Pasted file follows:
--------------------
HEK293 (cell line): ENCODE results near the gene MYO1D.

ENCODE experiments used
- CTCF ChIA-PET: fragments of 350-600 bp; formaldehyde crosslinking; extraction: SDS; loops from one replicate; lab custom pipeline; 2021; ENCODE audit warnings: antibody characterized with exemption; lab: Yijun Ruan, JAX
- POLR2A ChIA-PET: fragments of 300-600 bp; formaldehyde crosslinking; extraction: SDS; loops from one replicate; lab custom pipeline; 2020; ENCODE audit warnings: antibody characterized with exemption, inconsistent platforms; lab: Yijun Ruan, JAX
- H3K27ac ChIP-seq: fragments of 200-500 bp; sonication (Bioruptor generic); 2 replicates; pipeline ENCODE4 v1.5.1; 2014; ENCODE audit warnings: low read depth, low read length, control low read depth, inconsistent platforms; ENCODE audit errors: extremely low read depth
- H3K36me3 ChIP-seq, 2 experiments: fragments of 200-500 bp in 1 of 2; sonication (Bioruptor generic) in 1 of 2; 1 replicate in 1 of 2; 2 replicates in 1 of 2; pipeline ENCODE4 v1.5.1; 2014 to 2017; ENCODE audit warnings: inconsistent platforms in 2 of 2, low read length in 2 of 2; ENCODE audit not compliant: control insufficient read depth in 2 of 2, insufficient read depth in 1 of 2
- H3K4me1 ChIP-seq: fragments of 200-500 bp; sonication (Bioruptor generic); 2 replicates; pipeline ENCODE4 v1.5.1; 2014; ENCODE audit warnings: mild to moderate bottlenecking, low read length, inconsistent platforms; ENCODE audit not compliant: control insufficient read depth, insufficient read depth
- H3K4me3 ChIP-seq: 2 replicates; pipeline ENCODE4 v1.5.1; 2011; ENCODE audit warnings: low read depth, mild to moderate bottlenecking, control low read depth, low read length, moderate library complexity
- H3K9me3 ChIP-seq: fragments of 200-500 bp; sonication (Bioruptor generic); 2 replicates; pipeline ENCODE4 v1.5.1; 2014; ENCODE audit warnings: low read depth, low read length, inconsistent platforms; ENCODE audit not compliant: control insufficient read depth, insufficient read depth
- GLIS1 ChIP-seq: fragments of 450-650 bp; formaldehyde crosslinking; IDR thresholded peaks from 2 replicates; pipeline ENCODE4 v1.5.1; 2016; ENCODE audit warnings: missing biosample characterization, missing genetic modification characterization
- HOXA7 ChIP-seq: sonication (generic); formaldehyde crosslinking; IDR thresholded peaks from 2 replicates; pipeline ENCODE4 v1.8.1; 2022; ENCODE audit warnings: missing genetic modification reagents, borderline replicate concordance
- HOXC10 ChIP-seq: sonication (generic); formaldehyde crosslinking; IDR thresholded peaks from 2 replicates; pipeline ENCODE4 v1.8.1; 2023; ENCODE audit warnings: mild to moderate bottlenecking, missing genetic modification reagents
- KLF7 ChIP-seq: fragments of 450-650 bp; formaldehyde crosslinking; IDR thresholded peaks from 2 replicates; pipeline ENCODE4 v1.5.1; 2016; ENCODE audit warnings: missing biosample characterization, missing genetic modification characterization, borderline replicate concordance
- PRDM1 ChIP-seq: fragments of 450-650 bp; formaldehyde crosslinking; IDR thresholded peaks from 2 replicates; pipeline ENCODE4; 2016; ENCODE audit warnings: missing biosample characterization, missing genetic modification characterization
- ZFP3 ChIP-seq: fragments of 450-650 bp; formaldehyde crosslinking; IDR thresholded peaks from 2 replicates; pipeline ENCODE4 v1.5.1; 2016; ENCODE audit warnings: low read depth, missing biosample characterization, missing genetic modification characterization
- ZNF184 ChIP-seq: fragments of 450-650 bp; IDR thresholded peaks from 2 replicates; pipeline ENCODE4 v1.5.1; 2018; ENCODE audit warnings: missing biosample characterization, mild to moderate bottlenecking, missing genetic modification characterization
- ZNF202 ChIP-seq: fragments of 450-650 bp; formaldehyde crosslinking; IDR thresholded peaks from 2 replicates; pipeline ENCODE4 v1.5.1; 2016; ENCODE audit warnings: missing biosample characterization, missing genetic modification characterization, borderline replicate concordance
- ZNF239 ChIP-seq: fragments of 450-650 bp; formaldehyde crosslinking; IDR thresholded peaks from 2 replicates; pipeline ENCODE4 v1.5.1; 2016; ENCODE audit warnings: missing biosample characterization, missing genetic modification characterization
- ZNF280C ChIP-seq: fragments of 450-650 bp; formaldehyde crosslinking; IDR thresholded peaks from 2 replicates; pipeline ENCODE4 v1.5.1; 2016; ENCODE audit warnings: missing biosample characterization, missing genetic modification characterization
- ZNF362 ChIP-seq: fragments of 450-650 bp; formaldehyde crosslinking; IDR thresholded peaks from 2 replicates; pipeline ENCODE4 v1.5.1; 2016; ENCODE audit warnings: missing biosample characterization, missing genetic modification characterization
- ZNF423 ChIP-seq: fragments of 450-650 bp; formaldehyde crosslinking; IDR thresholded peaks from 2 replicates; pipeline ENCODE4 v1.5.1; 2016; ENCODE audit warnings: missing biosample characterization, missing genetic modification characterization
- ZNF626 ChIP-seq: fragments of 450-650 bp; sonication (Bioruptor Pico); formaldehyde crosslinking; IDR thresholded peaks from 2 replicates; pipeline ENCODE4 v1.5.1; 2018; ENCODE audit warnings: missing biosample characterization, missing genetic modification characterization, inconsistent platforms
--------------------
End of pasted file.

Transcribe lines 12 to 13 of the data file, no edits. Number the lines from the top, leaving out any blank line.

- HOXC10 ChIP-seq: sonication (generic); formaldehyde crosslinking; IDR thresholded peaks from 2 replicates; pipeline ENCODE4 v1.8.1; 2023; ENCODE audit warnings: mild to moderate bottlenecking, missing genetic modification reagents
- KLF7 ChIP-seq: fragments of 450-650 bp; formaldehyde crosslinking; IDR thresholded peaks from 2 replicates; pipeline ENCODE4 v1.5.1; 2016; ENCODE audit warnings: missing biosample characterization, missing genetic modification characterization, borderline replicate concordance